Originally Posted by nightweaver066
Notice how i wrote E(ox). That means i already had reversed the reduction potential given on the data sheet to obtain the oxidation potential.

If you look on your sheet, it tells you that the reduction potential is 0.34V.
Yeah, so it's ALWAYS:
Ecell=higher number-lower number ??

Next question:
A student, attempting to obtain the equivalence point of a titration between acetic acid and sodium hydroxide, was unable to reach a consistent result using methyl orange as an indicator. Suggest one modification to the procedure which would give an acceptable result. Explain why sodium acetate solution is not pH neutral.

22. ## Re: HSC 2012 Chemistry Marathon

Originally Posted by someth1ng
Yeah, I normally draw pictures/diagrams of some sort when I can.

Yeah, so it's ALWAYS:
Ecell=higher number-lower number ??
Yep.. The Fe3+ to Fe2- reduction potential is 0.77V.
The CU2+ to Cu reduction potential is 0.34V.

By following what you said, Ecell = 0.77 - 0.34 = 0.43V.

23. ## Re: HSC 2012 Chemistry Marathon

Originally Posted by someth1ng
Yeah, I normally draw pictures/diagrams of some sort when I can.

Yeah, so it's ALWAYS:
Ecell=higher number-lower number ??

Next question:
A student, attempting to obtain the equivalence point of a titration between acetic acid and sodium hydroxide, was unable to reach a consistent result using methyl orange as an indicator. Suggest one modification to the procedure which would give an acceptable result. Explain why sodium acetate solution is not pH neutral.
Use phenolphthalein instead of methyl orange as the indicator.

$CH_3COONa_{(aq)} \rightarrow CH_3COO^-_{(aq)} + Na^+_{(aq)}$

$CH_3COO^-_{(aq)} + H_2O_{(l)} \rightarrow CH_3COOH_{(aq)} + OH^-_{(aq)}$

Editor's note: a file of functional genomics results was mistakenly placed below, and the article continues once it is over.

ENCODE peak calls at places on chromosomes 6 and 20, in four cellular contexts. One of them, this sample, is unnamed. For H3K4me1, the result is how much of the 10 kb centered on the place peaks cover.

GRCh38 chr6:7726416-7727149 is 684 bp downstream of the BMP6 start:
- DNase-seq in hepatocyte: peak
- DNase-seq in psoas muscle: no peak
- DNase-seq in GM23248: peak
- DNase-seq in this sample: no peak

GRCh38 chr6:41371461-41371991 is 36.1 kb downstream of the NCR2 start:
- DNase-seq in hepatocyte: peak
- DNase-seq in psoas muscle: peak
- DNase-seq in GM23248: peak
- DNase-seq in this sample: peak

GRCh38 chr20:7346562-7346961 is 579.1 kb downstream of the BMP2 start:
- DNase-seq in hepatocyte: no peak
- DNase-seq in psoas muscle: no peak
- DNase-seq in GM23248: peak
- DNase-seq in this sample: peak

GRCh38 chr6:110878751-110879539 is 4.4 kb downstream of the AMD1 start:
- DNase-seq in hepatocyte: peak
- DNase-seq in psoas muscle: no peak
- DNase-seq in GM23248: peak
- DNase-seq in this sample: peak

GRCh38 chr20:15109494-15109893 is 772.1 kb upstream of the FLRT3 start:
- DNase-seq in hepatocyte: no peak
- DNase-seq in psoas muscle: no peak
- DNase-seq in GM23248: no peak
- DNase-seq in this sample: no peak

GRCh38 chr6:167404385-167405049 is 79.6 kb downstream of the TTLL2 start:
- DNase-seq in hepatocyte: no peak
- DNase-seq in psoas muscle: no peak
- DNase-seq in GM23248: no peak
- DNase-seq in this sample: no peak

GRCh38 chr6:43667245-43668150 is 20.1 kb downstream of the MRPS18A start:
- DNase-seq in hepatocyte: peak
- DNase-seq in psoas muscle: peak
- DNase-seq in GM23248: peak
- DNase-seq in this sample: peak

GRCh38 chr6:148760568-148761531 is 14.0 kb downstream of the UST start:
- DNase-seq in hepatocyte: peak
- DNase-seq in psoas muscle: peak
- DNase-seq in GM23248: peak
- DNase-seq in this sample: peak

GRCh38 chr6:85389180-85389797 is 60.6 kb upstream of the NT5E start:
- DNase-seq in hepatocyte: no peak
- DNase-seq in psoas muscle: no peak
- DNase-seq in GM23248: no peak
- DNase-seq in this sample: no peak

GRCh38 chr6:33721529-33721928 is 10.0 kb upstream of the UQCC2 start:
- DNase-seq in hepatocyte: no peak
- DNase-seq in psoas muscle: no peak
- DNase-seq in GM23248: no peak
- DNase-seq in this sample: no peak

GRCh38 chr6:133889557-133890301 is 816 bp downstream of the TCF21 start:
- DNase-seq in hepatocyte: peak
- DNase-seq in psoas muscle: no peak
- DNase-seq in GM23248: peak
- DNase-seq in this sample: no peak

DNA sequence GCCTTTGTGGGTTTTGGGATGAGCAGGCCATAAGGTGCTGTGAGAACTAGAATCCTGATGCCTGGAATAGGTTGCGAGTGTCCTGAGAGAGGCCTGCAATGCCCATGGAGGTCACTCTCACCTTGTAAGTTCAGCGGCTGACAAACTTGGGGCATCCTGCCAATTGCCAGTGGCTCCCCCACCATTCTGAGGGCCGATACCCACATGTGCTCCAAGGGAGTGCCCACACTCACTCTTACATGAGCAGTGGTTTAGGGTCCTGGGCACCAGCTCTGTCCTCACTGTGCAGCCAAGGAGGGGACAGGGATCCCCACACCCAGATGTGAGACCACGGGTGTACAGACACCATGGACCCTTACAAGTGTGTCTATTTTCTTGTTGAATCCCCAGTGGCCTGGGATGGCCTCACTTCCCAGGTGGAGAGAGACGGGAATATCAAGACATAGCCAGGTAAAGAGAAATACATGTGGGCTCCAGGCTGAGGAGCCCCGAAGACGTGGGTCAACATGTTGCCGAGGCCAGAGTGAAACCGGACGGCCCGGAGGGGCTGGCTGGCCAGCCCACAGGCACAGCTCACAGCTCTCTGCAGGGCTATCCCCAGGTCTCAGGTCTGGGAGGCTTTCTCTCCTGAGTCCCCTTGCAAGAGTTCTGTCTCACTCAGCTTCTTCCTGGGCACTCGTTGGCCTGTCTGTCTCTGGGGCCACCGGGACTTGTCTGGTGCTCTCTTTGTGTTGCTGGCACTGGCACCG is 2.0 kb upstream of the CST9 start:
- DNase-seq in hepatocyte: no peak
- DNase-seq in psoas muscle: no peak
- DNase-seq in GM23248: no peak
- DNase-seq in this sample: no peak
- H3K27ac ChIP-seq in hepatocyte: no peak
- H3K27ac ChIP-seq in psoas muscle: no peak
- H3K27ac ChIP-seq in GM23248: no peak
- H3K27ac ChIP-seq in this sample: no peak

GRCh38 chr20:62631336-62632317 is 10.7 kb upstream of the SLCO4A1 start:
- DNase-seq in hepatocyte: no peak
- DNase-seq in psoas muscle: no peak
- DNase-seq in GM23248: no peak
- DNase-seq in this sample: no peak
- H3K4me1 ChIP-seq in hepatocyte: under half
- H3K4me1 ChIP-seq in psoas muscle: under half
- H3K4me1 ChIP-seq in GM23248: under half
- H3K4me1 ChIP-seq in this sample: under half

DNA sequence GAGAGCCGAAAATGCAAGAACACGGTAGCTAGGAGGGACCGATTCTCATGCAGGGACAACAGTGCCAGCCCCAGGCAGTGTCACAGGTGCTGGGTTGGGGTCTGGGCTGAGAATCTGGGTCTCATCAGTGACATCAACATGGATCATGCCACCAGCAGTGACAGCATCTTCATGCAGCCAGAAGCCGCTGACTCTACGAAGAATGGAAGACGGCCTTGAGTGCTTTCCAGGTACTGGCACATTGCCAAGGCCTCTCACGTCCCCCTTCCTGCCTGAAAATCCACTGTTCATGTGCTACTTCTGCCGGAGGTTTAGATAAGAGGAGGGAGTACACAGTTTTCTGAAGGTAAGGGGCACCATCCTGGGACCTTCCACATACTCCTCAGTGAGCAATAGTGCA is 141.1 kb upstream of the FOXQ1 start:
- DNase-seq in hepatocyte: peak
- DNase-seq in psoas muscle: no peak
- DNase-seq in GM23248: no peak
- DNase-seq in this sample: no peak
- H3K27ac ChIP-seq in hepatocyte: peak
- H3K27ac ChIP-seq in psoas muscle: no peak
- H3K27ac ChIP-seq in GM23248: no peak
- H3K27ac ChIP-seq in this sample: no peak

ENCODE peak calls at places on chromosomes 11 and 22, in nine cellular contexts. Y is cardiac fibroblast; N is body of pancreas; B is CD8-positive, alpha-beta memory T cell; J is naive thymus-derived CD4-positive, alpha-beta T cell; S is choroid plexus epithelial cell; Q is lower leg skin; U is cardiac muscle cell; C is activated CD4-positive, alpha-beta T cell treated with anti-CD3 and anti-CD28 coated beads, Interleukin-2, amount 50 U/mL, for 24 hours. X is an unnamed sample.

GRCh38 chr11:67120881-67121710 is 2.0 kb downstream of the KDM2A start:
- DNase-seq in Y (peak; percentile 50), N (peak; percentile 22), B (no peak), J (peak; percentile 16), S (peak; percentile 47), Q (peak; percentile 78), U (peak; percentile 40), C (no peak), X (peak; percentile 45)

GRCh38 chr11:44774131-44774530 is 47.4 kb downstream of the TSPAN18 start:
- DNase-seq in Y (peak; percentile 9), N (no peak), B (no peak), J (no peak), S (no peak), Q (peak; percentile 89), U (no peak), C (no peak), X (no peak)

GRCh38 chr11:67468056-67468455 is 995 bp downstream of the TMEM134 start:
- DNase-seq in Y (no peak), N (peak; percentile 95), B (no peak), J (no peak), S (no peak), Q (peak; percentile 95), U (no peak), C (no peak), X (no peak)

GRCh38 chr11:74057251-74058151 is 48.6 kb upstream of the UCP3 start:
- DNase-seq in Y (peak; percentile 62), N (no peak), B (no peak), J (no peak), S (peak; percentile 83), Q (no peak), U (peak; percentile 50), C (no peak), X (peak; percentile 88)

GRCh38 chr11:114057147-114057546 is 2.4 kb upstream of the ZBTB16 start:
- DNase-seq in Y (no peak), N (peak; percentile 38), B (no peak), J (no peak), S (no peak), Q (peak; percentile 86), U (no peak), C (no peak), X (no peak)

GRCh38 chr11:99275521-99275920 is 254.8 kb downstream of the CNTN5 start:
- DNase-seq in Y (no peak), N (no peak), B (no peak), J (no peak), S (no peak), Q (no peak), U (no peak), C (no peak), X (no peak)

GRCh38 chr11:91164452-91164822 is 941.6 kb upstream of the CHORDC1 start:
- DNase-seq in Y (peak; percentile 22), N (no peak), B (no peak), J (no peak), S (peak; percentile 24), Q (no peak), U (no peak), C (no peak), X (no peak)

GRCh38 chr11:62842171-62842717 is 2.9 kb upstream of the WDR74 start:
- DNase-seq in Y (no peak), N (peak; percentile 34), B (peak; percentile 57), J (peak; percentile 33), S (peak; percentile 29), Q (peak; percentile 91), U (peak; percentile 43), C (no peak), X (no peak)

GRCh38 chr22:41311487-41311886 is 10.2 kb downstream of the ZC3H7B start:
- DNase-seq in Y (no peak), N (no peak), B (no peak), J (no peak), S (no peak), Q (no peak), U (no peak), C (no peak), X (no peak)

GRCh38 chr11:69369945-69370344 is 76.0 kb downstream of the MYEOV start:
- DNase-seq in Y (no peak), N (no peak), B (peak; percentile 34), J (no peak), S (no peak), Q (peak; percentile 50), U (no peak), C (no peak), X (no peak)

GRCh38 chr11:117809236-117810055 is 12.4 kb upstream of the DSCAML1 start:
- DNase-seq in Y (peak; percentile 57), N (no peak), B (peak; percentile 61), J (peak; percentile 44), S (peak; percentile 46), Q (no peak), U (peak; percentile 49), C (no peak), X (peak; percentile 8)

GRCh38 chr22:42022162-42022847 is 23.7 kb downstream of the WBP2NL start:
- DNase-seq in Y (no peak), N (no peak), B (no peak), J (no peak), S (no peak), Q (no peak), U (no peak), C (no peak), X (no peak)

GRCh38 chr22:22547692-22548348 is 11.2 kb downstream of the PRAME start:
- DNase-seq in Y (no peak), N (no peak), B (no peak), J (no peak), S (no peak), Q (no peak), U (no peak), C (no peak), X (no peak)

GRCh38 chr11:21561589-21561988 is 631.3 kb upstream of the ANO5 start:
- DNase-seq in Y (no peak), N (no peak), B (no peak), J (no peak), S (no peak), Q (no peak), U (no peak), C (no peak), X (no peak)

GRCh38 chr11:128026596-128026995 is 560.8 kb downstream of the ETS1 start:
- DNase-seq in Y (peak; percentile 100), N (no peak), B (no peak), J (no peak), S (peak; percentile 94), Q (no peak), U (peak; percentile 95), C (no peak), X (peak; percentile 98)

Therefore sodium acetate solution is not pH neutral but is basic, i.e. pH > 7.

24. ## Re: HSC 2012 Chemistry Marathon

Originally Posted by nightweaver066
Use phenolphthalein instead of methyl orange as the indicator.

$CH_3COONa_{(aq)} \rightarrow CH_3COO^-_{(aq)} + Na^+_{(aq)}$

$CH_3COO^-_{(aq)} + H_2O_{(l)} \rightarrow CH_3COOH_{(aq)} + OH^-_{(aq)}$

Therefore sodium acetate solution is not pH neutral but is basic, i.e. pH > 7.
Oh, you use a basic indicator (phen...) when you are testing for basic substances and acidic indicators (methyl orange) for acidic substances?

Also, is the anion of the weak acid make basic solutions? eg CH3COO-

I don't know how to do that question:
How do you do this question?
A standard solution was prepared by dissolving 1.432g of sodium carbonate in water. The solution was made up to 250mL in a volumetric flask. Calculate the concentration of the sodium carbonate solution.The solution was used to determine the concentration of a solution of hydrochloric acid. Four 25.00mL samples of acid were titrated with the sodium carbonate solution. The average titration volume was 22.35mL. Why was it necessary to conduct four titrations? Calculate the concentration of the hydrochloric acid solution.

25. ## Re: HSC 2012 Chemistry Marathon

Originally Posted by someth1ng
I don't know how to do that question:
How do you do this question?
A standard solution was prepared by dissolving 1.432g of sodium carbonate in water. The solution was made up to 250mL in a volumetric flask. Calculate the concentration of the sodium carbonate solution.The solution was used to determine the concentration of a solution of hydrochloric acid. Four 25.00mL samples of acid were titrated with the sodium carbonate solution. The average titration volume was 22.35mL. Why was it necessary to conduct four titrations? Calculate the concentration of the hydrochloric acid solution.
Firstly, to calculate the concentration of Na2CO3 we will need to use the formula c=n/v.
Therefore from the given information v= 0.25L, and n will need to be calculated using n=m/M.
n(Na2CO3)= 1.432/2(22.99)+12.01+3(16) = 0.0135....
c(Na2CO3)= 0.0135...../0.25 = 0.0540......
Therefore the concentration of Na2CO3= 0.05404 (4 sig.figs)

Now, write a balanced equation:
Na2CO3(aq) + 2HCl(aq)2NaCl(aq) + H2O(l) + CO2(g)
Again, we need to use c=n/v to calculate the concentration of HCl but we are only give v=0.025L.
So using the concentration of Na2CO3 we found earlier and v=0.02235L we can calculate the number of mols that reacted.
c=n/v
n= c x v
n(Na2CO3)= 0.05404..... x 0.02235 = 0.001207......
From the equation we can see that there is a 1:2 ratio (Na2CO3: HCl)
Therefore HCl will have the twice the number of mols as Na2CO3.
Now, c=n/v
c(HCl)=0.002414..../0.025 = 0.09656 (4sig.figs.)

So the concentration of HCl is 0.09656

It is necessary to conduct the titration several times to obtain an average to ensure that your results are accurate.

Now, write a balanced equation:
Na2CO3(aq) + HCl(aq) → NaCl(aq) + H2O(l) + CO2(g)
*facepalm*